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Australopithecus anamensis Skull Discovered in Ethiopia

Thursday, August 29, 2019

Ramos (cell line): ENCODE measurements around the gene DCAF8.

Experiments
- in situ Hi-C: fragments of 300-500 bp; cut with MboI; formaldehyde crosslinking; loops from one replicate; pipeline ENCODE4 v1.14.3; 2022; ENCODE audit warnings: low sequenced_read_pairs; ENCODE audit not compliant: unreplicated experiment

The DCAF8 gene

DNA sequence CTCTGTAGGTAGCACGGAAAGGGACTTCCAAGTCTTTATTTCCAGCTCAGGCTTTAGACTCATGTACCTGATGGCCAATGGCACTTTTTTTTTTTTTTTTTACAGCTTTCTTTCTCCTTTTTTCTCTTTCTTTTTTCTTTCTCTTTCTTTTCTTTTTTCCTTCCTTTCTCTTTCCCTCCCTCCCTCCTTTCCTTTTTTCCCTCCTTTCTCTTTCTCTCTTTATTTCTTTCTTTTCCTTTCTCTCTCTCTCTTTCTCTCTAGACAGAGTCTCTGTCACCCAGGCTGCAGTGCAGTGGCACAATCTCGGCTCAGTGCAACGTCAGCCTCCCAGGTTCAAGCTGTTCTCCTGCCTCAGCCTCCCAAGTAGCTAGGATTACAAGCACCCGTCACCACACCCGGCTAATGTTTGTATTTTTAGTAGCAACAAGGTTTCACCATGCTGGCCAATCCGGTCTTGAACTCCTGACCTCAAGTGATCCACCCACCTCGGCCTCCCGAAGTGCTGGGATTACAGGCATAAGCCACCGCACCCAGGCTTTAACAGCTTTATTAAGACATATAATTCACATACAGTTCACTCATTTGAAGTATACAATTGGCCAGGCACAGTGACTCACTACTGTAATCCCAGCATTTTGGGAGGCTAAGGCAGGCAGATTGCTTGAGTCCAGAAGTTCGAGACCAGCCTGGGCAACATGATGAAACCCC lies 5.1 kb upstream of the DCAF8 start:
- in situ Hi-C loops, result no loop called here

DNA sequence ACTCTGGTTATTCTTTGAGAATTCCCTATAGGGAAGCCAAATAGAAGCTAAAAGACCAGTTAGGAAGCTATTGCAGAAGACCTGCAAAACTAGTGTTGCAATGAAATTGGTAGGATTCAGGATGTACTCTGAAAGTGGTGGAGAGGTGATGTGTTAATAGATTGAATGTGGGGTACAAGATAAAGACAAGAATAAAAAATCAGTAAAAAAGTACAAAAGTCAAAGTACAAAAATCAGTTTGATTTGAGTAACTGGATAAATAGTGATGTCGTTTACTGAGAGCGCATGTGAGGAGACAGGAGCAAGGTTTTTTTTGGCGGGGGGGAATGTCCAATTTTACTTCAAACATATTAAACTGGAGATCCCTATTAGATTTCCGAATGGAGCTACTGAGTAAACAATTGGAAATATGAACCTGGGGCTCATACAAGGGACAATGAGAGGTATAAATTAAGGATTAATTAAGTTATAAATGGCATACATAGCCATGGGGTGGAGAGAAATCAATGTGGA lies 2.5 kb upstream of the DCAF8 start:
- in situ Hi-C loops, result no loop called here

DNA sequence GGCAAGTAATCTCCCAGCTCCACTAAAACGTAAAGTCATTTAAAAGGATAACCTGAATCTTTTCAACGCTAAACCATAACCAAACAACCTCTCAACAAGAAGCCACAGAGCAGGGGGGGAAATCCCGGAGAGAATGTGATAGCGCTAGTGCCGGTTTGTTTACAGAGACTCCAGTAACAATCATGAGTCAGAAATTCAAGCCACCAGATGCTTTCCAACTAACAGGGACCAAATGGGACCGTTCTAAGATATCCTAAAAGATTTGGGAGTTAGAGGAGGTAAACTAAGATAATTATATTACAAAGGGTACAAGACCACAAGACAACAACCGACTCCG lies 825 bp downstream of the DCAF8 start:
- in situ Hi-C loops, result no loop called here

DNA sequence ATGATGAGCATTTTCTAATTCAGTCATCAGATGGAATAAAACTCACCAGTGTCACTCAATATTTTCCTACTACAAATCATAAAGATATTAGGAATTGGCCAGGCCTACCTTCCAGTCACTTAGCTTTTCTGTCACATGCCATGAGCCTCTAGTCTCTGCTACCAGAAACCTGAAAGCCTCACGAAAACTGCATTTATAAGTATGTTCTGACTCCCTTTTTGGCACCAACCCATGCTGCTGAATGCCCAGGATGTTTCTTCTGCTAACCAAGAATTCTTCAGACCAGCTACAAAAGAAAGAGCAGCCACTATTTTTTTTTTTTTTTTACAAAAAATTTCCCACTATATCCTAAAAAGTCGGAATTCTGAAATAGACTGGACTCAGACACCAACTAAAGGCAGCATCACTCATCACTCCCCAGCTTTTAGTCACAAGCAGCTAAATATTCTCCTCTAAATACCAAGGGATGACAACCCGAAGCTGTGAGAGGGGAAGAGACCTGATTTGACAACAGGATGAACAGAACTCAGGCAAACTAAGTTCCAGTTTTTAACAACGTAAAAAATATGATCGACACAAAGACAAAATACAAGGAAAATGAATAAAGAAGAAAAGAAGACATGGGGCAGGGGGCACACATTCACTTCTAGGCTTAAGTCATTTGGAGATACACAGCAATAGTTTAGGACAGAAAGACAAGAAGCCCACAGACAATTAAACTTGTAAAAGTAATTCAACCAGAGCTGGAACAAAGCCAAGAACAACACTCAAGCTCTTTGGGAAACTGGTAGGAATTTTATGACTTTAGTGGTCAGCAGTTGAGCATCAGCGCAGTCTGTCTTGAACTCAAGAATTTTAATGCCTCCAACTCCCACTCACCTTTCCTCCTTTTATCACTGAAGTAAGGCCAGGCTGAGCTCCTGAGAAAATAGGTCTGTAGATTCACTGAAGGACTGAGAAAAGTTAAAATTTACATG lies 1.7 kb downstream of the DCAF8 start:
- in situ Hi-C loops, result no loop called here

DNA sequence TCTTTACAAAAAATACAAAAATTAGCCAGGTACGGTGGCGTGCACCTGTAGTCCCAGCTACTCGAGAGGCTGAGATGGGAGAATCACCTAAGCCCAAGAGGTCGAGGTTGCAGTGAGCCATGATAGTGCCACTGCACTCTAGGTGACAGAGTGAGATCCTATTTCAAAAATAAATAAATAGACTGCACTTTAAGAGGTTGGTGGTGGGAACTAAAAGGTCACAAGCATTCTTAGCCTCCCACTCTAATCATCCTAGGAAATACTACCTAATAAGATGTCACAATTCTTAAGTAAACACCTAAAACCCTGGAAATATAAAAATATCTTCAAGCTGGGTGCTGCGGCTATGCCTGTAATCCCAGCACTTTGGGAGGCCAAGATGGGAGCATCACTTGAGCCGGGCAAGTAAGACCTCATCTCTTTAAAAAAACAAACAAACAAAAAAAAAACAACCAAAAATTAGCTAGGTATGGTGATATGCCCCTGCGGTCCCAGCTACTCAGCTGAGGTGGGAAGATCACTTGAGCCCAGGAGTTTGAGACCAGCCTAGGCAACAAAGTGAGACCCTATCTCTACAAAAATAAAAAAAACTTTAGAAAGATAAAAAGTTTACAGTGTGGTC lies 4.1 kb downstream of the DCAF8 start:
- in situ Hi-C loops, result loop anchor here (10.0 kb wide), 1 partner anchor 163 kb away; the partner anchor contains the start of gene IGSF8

Ethiopia Hominin SkullLEIPZIG, GERMANY—Science Magazine reports that a nearly complete skull dating to 3.8 million years ago has been discovered in Ethiopia. Cleveland Museum of Natural History paleoanthropologist Yohannes Haile-Selassie says the skull belongs to the human ancestor Australopithecus anamensis, thought to have lived as early as 4.2 million years ago and known mainly by its jaws and teeth. Named MRD after Miro Dora, the site where it was found, this individual probably had a brain about the size of that of a chimpanzee, jutting cheekbones, elongated canine teeth, and oval-shaped earholes. It had been previously thought that Australopithecus anamensis, which was identified in 1995, gave rise to Australopithecus afarensis, made famous by the discovery of “Lucy” in 1974. The new discovery suggests, however, that the two species coexisted for a period of about 100,000 years. Australopithecus afarensis is also known for its bigger brain and flatter face, Haile-Selassie explained, calling into question the ancestry of later hominins who also had projecting cheekbones and oval-shaped earholes that resembled those of Australopithecus anamensis. To read about the oldest known hominin footprints, go to "Proof in the Prints."

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